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My employee has a brain tumour

We’ve put together some guidance for supporting employees who are diagnosed with or caring for someone with a brain tumour.

Supporting your employee after a brain tumour diagnosis will make a big difference to them and may help to prevent you losing their skills and experience. It is your responsibility to make sure they are treated fairly in the workplace. And there’s a lot you can do that isn’t expensive, as well as help available for things that cost more.

On this page:

Learning about brain tumours

Asking your employee what they need

Knowing your legal responsibilities

Making reasonable adjustments.

1. Learn about brain tumours and their effects

There are over 130 types of brain tumours as classified by the World Health Organisation (WHO). Brain tumours affect everyone differently.

The side-effects will depend on lots of factors, including the type and location of someone’s tumour and any treatment they are having.

You can read more about the possible side effects of brain tumours to help you understand what these could include.

Our experienced Benefits and Money Advisor providing advice over the phone to someone affected by a brain tumour

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Last year our free Benefits and Money Clinic helped 332 members of our community claim over £950,000!

2. Ask your employee what support they need due to their brain tumour

Don’t be afraid to ask your employee about their, or their loved one’s, brain tumour and also what would help them.

How you ask your employee will depend on the relationship you have with them, but it should be an ongoing conversation, not a one-off. That way your employee knows they can talk to you if they have concerns or as their needs change.

Keep in touch if they are absent from work for a length of time (but don’t overdo it – follow their lead).

Ask them what they need – learning about brain tumours will help you understand their condition, but talk to your employee about their brain tumour and how it affects them. This will help you support them in the best way.

Don’t make assumptions about what your employee can and can’t do. They may need very little additional support, if any. For example, people whose only symptoms have been seizures, but these are under control, may feel they don’t need any particular support.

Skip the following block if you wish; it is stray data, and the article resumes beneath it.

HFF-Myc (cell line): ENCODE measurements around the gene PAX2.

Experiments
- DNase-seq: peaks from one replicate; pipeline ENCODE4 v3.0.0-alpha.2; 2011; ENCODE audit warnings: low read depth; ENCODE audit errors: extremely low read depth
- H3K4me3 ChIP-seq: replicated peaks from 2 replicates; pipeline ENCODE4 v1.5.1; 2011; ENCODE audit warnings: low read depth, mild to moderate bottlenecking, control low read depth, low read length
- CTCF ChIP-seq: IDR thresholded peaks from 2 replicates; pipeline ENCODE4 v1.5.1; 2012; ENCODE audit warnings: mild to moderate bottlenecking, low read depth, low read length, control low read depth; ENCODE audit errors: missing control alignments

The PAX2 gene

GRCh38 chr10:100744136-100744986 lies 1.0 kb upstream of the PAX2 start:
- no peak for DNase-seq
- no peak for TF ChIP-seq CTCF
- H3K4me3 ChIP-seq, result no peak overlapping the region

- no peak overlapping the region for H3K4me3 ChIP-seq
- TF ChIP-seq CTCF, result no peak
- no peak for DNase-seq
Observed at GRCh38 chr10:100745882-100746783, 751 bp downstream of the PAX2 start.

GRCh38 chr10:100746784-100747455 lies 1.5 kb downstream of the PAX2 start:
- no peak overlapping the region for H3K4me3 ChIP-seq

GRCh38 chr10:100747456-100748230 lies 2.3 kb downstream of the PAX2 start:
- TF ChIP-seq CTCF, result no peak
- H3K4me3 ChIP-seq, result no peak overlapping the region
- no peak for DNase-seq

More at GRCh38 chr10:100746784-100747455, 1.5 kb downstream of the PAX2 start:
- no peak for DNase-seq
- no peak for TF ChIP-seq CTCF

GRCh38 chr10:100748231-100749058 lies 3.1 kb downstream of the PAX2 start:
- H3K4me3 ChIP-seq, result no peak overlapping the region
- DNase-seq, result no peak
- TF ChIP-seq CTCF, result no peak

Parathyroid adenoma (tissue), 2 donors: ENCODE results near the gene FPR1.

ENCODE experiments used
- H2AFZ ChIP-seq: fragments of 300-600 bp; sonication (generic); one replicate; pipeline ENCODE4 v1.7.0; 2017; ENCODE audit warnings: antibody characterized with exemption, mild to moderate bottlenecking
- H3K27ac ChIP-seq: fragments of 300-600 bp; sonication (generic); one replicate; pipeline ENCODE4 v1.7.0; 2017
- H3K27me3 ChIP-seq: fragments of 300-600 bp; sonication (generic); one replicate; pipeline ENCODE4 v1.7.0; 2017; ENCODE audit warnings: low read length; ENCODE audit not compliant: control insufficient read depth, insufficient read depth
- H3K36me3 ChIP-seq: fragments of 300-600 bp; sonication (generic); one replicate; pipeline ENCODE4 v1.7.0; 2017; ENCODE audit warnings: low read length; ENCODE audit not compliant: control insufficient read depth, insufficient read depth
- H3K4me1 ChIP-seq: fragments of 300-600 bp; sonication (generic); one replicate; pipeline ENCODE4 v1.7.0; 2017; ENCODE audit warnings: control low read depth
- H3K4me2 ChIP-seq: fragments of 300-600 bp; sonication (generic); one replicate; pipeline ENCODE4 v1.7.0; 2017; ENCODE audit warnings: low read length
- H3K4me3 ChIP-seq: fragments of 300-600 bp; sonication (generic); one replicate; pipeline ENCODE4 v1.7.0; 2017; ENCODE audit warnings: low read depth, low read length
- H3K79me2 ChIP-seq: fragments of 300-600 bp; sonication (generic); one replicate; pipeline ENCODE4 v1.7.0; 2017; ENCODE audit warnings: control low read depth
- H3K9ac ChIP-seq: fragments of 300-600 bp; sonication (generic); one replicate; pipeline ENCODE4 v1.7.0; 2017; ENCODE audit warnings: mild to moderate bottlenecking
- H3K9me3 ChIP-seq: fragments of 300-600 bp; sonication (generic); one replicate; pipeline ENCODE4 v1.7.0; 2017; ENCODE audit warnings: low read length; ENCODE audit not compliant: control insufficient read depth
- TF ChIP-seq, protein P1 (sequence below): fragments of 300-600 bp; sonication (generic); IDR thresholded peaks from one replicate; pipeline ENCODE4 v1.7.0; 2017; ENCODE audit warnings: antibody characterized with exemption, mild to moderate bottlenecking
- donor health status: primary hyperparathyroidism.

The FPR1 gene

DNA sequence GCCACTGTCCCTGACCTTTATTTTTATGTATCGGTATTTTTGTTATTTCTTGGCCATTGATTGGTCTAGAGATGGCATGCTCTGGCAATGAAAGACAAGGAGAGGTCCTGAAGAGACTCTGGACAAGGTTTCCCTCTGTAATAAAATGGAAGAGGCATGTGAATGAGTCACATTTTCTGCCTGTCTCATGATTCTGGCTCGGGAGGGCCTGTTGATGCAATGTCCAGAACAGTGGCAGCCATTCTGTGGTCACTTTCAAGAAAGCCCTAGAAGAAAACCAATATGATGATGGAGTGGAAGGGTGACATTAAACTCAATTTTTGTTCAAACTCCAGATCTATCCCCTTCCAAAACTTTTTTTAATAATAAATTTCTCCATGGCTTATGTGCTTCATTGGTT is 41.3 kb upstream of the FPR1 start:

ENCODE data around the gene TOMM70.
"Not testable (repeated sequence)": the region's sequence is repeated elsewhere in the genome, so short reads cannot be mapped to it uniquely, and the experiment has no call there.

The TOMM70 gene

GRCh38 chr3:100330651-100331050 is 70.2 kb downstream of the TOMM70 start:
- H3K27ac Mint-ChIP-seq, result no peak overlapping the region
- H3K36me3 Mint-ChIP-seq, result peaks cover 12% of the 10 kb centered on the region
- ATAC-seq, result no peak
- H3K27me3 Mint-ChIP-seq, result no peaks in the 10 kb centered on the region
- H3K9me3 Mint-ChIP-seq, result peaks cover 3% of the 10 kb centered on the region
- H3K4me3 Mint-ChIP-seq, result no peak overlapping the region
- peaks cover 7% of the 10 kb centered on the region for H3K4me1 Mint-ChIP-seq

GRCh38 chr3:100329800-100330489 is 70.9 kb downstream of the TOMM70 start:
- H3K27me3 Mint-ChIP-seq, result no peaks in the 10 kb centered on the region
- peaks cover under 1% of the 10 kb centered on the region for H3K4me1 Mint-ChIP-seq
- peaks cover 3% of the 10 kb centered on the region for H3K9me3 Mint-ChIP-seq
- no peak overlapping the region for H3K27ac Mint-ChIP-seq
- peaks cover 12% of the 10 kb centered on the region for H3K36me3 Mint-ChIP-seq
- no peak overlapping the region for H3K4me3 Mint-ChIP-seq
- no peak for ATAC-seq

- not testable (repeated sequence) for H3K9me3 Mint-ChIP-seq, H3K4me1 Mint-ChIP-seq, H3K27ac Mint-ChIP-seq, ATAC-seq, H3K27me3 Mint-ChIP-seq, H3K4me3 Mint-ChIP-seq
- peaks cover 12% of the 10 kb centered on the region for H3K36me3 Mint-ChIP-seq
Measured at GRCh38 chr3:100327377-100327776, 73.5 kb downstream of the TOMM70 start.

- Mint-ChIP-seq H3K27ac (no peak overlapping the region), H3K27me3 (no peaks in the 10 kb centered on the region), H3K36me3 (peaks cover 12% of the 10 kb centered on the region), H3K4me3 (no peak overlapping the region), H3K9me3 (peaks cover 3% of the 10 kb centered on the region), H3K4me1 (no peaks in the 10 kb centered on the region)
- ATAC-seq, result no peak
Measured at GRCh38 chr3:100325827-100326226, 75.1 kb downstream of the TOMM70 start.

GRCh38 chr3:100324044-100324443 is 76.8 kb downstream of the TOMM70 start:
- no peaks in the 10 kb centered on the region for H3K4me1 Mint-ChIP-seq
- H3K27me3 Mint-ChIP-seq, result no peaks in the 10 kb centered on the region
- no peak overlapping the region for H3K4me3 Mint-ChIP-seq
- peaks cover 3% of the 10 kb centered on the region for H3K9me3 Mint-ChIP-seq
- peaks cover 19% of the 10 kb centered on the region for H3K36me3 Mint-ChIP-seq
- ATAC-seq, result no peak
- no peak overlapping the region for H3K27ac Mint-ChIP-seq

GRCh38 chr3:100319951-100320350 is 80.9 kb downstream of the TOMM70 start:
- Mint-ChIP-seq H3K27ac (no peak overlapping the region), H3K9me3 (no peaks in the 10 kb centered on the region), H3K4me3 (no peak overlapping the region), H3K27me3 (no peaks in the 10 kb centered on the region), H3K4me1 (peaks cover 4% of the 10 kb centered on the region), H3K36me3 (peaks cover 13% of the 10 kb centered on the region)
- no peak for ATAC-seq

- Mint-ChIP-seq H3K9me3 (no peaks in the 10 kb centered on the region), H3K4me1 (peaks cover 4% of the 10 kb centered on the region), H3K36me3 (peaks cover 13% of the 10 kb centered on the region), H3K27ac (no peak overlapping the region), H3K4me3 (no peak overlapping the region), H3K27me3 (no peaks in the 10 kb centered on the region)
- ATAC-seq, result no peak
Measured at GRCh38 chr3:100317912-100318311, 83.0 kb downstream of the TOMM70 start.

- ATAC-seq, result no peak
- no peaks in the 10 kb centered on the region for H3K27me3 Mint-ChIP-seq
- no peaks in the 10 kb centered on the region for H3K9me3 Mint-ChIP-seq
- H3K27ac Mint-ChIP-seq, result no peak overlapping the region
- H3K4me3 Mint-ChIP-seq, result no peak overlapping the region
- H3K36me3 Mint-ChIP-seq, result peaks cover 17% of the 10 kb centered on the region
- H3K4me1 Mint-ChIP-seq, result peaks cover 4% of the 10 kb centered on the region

3. Know your legal responsibilities

To make sure your employee is treated fairly in the workplace, it can help to remember your legal responsibilities as an employer.

Does having a brain tumour mean that my employee is disabled?

If someone has cancer (a high grade brain tumour is deemed to be cancer), the law considers them to be disabled.

Also, if someone has a low grade tumour , it is likely that they will be legally considered to have a disability.

The Equality Act 2010 says that someone is disabled if:

  • they have a physical or mental impairment
  • that impairment has a long-term and substantial adverse effect on their ability to carry out normal day-to-day activities

The definition of being disabled is if the effect on their day-to-day activities is substantial and long term.

Read more about the definition of disability.

What laws protect employees with a brain tumour?

Under the Equality Act 2010 (in England, Scotland & Wales) and the Disability Discrimination Act 1995 (DDA) [in N. Ireland], being termed ‘disabled’ gives people certain protections in the workplace, or if they are applying for a job. These Acts also give some protection to people caring for someone with a brain tumour.

It is the employer’s responsibility to make sure these protections are in place.

This includes:

  • Protection from discrimination because of their ‘disability’ (e.g. from sacking them, making them redundant or passing them over for promotion or specific jobs because of their brain tumour).
  • Protection from disability-related harassment (e.g. making jokes or disparaging remarks about your employee’s symptoms).
  • Making ‘reasonable adjustments’ to a disabled employee’s working practice and work environment to support them in returning to, or staying in, work.

Other relevant laws

The Human Rights Act 1998.

These give all employees certain rights to confidentiality and privacy at work.

In other words, an employer is not allowed to share any sensitive personal information about an employee without their permission. So you cannot tell any other colleagues about your employee’s brain tumour nor their treatments, unless they say you can. Nor should you discuss their health where other people could overhear or in an email that could be passed onto someone else.

What laws protect employees caring for someone with a brain tumour?

These give everyone the right to a reasonable amount of time off (unpaid) to look after dependents in an emergency.